Rurrenabaque – The gateway to the Bolivian pampas tour as well as jungle tours if you wanna dive deep into the amazon. The way to this little town can be quite interesting.
How to get to Rurrenabaque
If you aren’t on a budget you can easily fly from La Paz in one of those tiny 20-something passenger planes and you will arrive in Rurrenabaque in just under 50 min. There are two airlines which have daily flights (better to check again, sometimes Bolivia just doesn’t work as we would expect it). The company from the local military is the cheaper version but you might want to check if the terms and conditions suit you.
You can also jump on one of the many buses and arrive just in 15 – 20 hours.
Yep. I mean that’s quite precise to be fair, cause it all depends on the following factors: weather, will the bus make it, will the bus leave on time, how often does the bus stop to pick people up / leave people out on the way, traffic in La Paz when you leave and how much traffic comes from the opposite way on the way to Rurrenabaque. Wait, did I forget to mention that?
The crazy bus ride into the jungle
A vast part of the road is unsealed and actually the second part of the oh-so-famous ‘Death Road’. You can read several fun articles about “Horror Trips to Rurrenabaque” as the road is just wide enough to fit one bus from the wall to the edge of the road and still the road is a 2-way road. Sometimes you will wake up and find your bus going backward in order to make space for another bus coming from the opposite site. Let me tell you it’s only half as fun if you are a bit biased in terms of bus and car accidents. In fact, I tried to sleep all the way through or keep myself busy to not constantly seeing that hundreds-of-meter cliff right next to me just way too close.
But I am not here to tell you how crazy this bus ride was. In fact there are plenty routes in Bolivia and the rest of South America that are great to travel by bus. The Bolivian pampas tour is definitely a bucket list item. Not to mention all the animals you can see there! Alright now let’s start from the beginning.
How to find a good operator for your Bolivian pampas tour
First of all, you won’t be surprised to hear that the town is full of tour operators. They can mostly all be found around Calle Santa Cruz and Calle Avaroa.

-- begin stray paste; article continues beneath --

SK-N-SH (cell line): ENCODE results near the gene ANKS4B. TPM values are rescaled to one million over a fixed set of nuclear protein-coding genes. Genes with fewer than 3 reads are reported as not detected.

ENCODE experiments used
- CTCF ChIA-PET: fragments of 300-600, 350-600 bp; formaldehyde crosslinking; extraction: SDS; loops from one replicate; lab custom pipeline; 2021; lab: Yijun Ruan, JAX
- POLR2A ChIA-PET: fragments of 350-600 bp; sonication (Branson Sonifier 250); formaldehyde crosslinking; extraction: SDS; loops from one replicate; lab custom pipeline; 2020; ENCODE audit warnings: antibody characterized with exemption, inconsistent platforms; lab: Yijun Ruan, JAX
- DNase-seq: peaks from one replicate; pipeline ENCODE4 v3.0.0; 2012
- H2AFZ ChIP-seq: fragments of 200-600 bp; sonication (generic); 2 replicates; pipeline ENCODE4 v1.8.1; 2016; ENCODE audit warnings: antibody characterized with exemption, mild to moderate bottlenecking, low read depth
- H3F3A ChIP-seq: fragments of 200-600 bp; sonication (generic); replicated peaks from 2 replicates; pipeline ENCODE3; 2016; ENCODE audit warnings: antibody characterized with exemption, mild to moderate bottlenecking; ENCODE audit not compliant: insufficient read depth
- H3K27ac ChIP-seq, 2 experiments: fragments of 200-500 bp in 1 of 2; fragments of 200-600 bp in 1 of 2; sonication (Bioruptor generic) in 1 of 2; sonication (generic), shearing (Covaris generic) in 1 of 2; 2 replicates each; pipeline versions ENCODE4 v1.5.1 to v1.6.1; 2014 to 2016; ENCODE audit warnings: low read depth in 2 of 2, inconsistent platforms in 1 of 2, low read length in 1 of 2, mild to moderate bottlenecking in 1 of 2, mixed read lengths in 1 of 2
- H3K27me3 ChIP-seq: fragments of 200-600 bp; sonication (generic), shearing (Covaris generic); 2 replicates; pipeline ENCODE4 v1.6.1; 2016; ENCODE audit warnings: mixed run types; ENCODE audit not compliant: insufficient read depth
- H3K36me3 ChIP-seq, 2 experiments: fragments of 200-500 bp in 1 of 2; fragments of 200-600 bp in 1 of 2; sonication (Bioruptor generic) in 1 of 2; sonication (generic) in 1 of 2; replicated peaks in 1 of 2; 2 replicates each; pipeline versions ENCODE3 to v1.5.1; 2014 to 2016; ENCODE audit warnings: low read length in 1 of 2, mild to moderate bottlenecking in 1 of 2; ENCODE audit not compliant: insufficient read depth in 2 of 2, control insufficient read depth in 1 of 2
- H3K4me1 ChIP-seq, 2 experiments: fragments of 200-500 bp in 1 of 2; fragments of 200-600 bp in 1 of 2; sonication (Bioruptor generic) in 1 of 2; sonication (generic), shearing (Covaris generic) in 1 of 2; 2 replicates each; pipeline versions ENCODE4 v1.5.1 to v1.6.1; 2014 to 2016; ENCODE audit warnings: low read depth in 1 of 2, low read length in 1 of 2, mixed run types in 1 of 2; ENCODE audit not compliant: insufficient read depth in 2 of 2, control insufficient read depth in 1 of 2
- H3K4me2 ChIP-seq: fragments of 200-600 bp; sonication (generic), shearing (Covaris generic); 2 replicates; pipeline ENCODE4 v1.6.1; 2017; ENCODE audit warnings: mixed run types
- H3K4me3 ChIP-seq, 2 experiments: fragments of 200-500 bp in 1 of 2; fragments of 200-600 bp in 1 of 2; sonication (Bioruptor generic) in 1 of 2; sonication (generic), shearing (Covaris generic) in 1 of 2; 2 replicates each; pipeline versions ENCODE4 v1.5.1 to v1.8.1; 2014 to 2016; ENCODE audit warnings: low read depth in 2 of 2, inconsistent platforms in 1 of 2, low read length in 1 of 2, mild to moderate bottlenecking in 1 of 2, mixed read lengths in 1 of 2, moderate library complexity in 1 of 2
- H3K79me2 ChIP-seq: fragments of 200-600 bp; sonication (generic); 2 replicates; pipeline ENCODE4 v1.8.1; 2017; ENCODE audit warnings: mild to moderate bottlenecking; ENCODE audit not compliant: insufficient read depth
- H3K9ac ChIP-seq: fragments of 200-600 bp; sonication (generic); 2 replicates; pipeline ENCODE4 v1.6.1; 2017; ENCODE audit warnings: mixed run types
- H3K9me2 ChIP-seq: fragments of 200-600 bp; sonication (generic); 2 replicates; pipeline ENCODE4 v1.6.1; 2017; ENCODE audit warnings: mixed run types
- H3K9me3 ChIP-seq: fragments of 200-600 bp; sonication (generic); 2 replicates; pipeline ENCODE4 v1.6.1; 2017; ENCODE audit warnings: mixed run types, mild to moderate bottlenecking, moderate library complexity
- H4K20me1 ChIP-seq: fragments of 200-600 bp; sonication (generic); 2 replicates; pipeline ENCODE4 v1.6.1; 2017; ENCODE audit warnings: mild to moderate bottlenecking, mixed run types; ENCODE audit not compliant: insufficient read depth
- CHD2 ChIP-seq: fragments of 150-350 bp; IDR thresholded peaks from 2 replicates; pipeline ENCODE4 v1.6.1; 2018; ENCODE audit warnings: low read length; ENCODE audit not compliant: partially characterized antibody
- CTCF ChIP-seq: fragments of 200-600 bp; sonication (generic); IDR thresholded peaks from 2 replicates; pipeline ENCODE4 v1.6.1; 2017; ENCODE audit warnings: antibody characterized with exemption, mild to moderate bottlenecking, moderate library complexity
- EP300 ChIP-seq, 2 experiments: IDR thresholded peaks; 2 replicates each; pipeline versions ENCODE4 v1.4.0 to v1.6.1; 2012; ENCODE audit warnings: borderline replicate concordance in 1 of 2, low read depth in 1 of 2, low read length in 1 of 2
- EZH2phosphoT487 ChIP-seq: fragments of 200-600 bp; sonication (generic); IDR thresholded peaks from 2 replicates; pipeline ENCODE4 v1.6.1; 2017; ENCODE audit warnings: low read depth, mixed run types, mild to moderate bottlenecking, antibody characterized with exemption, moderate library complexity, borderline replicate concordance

Before I go into detail please know that there 2 things you definitely want to look out for as a responsible traveler:
1) There are only about half of the tour operators who have the official governmental license to enter the national park of Madidi for jungle tours and the Yacuma reserve for the Bolivian pampas tour. Ask the tour operator and get them to show you their original license (usually, with a good tour operator they have them hung out in their office). Some will show you an “official form” from the national park to fill in. This is just a form that all tour operators can buy off the national park whether they got a license or not. So for our responsibility to save the amazon from more damage please make sure you’ll find an operator with an official license.
2) The government has set a minimum price for a 3-day jungle or Bolivian pampas tour (even if you go fewer days, you need to pay the minimum price). As by December 2016 it was set to 1200 Bs for 3 days plus the entrance fees to the national parks and reserves.
Tour operators who offer special prices or “student discount” below this prices are more certainly not licensed operators and totally not recommended.
Now you can go and check the operators, knowing what you have to definitely look out for.
The standards within the Bolivian pampas tour
Most of the operators will offer the 3 days Bolivian pampas tour for the minimum price. There are some standard things that all of them include. For example: water, all meals (from lunch at day 1 until lunch on day 3) , transport with jeep and boat, daily tours, swimming with the pink dolphins (omg yay, I know you are waiting for that part, just a moment), sleeping in dorms (with some you can upgrade to private rooms), cold showers and electricity for some hours at night. This is the standard you should look for and also that your group isn’t bigger than 6 (so you fit in a jeep and won’t have to go with oh so many people).